1. The urgency and scale of the global biodiversity crisis requires the application of generalized predictors of a species' likelihood of going extinct or becoming invasive in non-native areas. A common approach is to correlate species' ecological and life-history characteristics (attributes, traits) with the probability of becoming either threatened (responding negatively to human activity), or invasive (responding positively). The limitation of previous studies is that the fates of becoming threatened or invasive have generally been treated in isolation. 2. Here we consider the problem of threat and invasiveness in unison based on analysis of one of the largest-ever species attributes data bases (8906 species) compiled for a single plant family (Fabaceae). We used generalized linear mixed-effects models (using taxonomic grouping to control for within-family phylogenetic relationships) to correlate species' life-history and ecological traits to three response variables: probability of being (i) threatened or not, (ii) invasive or not, and (iii) threatened or invasive. 3. We found that tall, annual, range-restricted species with tree-like growth forms, inhabiting closed-forest and lowland sites are more likely to be threatened. Conversely, climbing and herbaceous species that naturally span multiple floristic kingdoms and habitat types are more likely to become invasive. 4. Synthesis. These results support the idea that at least for one of the richest plant families, species' life-history and ecological traits correlate with a fate response to anthropogenic global change. Our results show that species do demonstrate particular susceptibility to either fate based on their evolved traits, and that traits generally correlated with invasiveness are also those that correlate with a reduced probability of becoming threatened. � 2008 The Authors.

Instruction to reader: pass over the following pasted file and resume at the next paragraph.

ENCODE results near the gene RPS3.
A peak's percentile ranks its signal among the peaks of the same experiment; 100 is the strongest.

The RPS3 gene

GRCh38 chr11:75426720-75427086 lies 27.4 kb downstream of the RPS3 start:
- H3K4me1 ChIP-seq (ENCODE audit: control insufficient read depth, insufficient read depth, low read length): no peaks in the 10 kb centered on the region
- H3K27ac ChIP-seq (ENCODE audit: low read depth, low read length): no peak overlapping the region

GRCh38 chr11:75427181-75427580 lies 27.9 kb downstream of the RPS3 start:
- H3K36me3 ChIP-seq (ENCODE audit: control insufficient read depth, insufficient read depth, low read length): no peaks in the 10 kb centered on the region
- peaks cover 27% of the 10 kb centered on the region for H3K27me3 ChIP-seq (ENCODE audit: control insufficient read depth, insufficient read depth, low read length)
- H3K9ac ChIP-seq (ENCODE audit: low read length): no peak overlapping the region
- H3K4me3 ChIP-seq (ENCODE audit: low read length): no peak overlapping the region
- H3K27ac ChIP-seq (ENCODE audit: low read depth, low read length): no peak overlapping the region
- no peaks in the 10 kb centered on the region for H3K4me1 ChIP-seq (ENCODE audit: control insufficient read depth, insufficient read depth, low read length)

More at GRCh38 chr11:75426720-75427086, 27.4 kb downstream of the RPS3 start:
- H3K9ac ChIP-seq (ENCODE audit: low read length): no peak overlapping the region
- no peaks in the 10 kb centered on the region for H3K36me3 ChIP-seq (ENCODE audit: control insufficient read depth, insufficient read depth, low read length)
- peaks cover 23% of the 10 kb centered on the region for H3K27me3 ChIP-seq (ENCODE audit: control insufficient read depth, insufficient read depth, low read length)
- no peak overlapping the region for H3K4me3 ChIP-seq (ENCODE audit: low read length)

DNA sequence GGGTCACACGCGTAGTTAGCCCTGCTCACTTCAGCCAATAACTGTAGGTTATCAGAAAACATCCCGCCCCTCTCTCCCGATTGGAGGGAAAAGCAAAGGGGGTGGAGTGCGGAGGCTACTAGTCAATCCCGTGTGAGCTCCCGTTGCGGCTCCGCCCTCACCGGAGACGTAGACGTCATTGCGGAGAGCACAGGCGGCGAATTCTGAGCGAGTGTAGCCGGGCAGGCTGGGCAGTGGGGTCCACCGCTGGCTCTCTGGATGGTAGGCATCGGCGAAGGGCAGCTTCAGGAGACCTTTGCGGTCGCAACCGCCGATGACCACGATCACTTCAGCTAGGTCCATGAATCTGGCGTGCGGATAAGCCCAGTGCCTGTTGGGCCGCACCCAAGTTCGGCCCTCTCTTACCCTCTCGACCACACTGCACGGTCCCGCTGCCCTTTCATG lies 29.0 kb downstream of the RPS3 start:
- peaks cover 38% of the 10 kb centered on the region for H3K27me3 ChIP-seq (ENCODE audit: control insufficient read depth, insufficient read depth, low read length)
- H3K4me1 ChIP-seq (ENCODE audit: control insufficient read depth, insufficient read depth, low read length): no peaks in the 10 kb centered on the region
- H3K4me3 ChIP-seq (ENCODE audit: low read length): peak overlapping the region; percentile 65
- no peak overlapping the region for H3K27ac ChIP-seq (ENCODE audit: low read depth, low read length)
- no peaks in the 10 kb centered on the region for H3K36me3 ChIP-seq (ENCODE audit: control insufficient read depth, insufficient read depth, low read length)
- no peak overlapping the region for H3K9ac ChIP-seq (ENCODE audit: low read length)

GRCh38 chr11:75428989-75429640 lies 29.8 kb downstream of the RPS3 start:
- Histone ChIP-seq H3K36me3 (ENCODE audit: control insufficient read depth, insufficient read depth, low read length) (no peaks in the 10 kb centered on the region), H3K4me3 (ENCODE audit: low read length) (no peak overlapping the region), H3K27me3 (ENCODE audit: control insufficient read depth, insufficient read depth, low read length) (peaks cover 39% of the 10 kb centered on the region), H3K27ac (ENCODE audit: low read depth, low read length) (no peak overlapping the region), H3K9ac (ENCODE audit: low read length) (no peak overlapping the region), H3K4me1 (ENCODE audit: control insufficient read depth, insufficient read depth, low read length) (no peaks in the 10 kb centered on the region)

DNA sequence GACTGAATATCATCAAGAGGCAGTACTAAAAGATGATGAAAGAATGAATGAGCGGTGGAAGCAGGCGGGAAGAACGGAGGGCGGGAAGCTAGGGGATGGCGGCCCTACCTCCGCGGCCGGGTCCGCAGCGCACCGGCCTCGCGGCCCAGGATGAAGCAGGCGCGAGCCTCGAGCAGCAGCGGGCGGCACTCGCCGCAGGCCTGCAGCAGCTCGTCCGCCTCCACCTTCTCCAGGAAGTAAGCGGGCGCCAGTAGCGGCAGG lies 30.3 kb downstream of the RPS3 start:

|Number of pages||15|
|Journal||Journal of Ecology|
|Publication status||Published - 2008|
Bradshaw, C., Giam, X., Tan, H., BROOK, B., & SODHI, N. K. (2008). Threat or invasive status in legumes is related to opposite extremes of the same ecological and life-history attributes. Journal of Ecology, 96(5), 869-883.